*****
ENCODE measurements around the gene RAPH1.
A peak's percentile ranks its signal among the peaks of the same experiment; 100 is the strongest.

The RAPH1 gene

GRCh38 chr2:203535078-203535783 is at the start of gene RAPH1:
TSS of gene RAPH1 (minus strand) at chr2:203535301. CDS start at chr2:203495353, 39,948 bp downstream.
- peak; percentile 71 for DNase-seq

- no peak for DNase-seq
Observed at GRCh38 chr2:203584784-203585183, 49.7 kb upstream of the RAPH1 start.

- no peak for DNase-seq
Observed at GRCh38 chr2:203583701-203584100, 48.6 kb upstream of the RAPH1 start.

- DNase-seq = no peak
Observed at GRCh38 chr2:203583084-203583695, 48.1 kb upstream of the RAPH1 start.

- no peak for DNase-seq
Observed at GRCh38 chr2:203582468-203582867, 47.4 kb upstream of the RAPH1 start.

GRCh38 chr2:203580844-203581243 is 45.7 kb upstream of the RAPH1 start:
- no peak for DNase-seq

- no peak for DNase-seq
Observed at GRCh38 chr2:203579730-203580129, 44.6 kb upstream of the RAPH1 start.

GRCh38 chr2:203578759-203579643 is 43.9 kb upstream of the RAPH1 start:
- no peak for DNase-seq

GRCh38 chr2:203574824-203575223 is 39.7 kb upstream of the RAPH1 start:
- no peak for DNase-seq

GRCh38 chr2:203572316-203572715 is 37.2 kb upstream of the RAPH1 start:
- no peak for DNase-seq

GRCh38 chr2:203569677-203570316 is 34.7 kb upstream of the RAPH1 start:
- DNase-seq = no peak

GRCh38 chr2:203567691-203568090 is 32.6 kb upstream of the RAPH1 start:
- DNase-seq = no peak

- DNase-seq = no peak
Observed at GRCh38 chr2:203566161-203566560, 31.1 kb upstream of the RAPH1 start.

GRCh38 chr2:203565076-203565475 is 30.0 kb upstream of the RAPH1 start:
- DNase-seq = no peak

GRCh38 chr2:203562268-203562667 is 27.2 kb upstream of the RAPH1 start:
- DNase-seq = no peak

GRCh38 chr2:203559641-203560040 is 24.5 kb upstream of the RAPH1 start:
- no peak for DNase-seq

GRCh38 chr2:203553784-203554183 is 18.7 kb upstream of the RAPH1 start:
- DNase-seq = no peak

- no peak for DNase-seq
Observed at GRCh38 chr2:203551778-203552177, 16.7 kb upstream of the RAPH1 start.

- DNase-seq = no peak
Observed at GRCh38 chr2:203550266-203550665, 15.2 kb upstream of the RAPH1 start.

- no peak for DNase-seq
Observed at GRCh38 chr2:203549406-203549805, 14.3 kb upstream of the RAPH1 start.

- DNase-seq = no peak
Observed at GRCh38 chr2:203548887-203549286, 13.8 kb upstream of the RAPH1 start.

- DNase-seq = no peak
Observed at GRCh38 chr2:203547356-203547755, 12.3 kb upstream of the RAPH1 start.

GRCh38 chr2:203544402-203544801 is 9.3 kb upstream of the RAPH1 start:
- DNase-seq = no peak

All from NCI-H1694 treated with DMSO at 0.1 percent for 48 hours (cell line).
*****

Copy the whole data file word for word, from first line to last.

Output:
ENCODE measurements around the gene RAPH1.
A peak's percentile ranks its signal among the peaks of the same experiment; 100 is the strongest.

The RAPH1 gene

GRCh38 chr2:203535078-203535783 is at the start of gene RAPH1:
TSS of gene RAPH1 (minus strand) at chr2:203535301. CDS start at chr2:203495353, 39,948 bp downstream.
- peak; percentile 71 for DNase-seq

- no peak for DNase-seq
Observed at GRCh38 chr2:203584784-203585183, 49.7 kb upstream of the RAPH1 start.

- no peak for DNase-seq
Observed at GRCh38 chr2:203583701-203584100, 48.6 kb upstream of the RAPH1 start.

- DNase-seq = no peak
Observed at GRCh38 chr2:203583084-203583695, 48.1 kb upstream of the RAPH1 start.

- no peak for DNase-seq
Observed at GRCh38 chr2:203582468-203582867, 47.4 kb upstream of the RAPH1 start.

GRCh38 chr2:203580844-203581243 is 45.7 kb upstream of the RAPH1 start:
- no peak for DNase-seq

- no peak for DNase-seq
Observed at GRCh38 chr2:203579730-203580129, 44.6 kb upstream of the RAPH1 start.

GRCh38 chr2:203578759-203579643 is 43.9 kb upstream of the RAPH1 start:
- no peak for DNase-seq

GRCh38 chr2:203574824-203575223 is 39.7 kb upstream of the RAPH1 start:
- no peak for DNase-seq

GRCh38 chr2:203572316-203572715 is 37.2 kb upstream of the RAPH1 start:
- no peak for DNase-seq

GRCh38 chr2:203569677-203570316 is 34.7 kb upstream of the RAPH1 start:
- DNase-seq = no peak

GRCh38 chr2:203567691-203568090 is 32.6 kb upstream of the RAPH1 start:
- DNase-seq = no peak

- DNase-seq = no peak
Observed at GRCh38 chr2:203566161-203566560, 31.1 kb upstream of the RAPH1 start.

GRCh38 chr2:203565076-203565475 is 30.0 kb upstream of the RAPH1 start:
- DNase-seq = no peak

GRCh38 chr2:203562268-203562667 is 27.2 kb upstream of the RAPH1 start:
- DNase-seq = no peak

GRCh38 chr2:203559641-203560040 is 24.5 kb upstream of the RAPH1 start:
- no peak for DNase-seq

GRCh38 chr2:203553784-203554183 is 18.7 kb upstream of the RAPH1 start:
- DNase-seq = no peak

- no peak for DNase-seq
Observed at GRCh38 chr2:203551778-203552177, 16.7 kb upstream of the RAPH1 start.

- DNase-seq = no peak
Observed at GRCh38 chr2:203550266-203550665, 15.2 kb upstream of the RAPH1 start.

- no peak for DNase-seq
Observed at GRCh38 chr2:203549406-203549805, 14.3 kb upstream of the RAPH1 start.

- DNase-seq = no peak
Observed at GRCh38 chr2:203548887-203549286, 13.8 kb upstream of the RAPH1 start.

- DNase-seq = no peak
Observed at GRCh38 chr2:203547356-203547755, 12.3 kb upstream of the RAPH1 start.

GRCh38 chr2:203544402-203544801 is 9.3 kb upstream of the RAPH1 start:
- DNase-seq = no peak

All from NCI-H1694 treated with DMSO at 0.1 percent for 48 hours (cell line).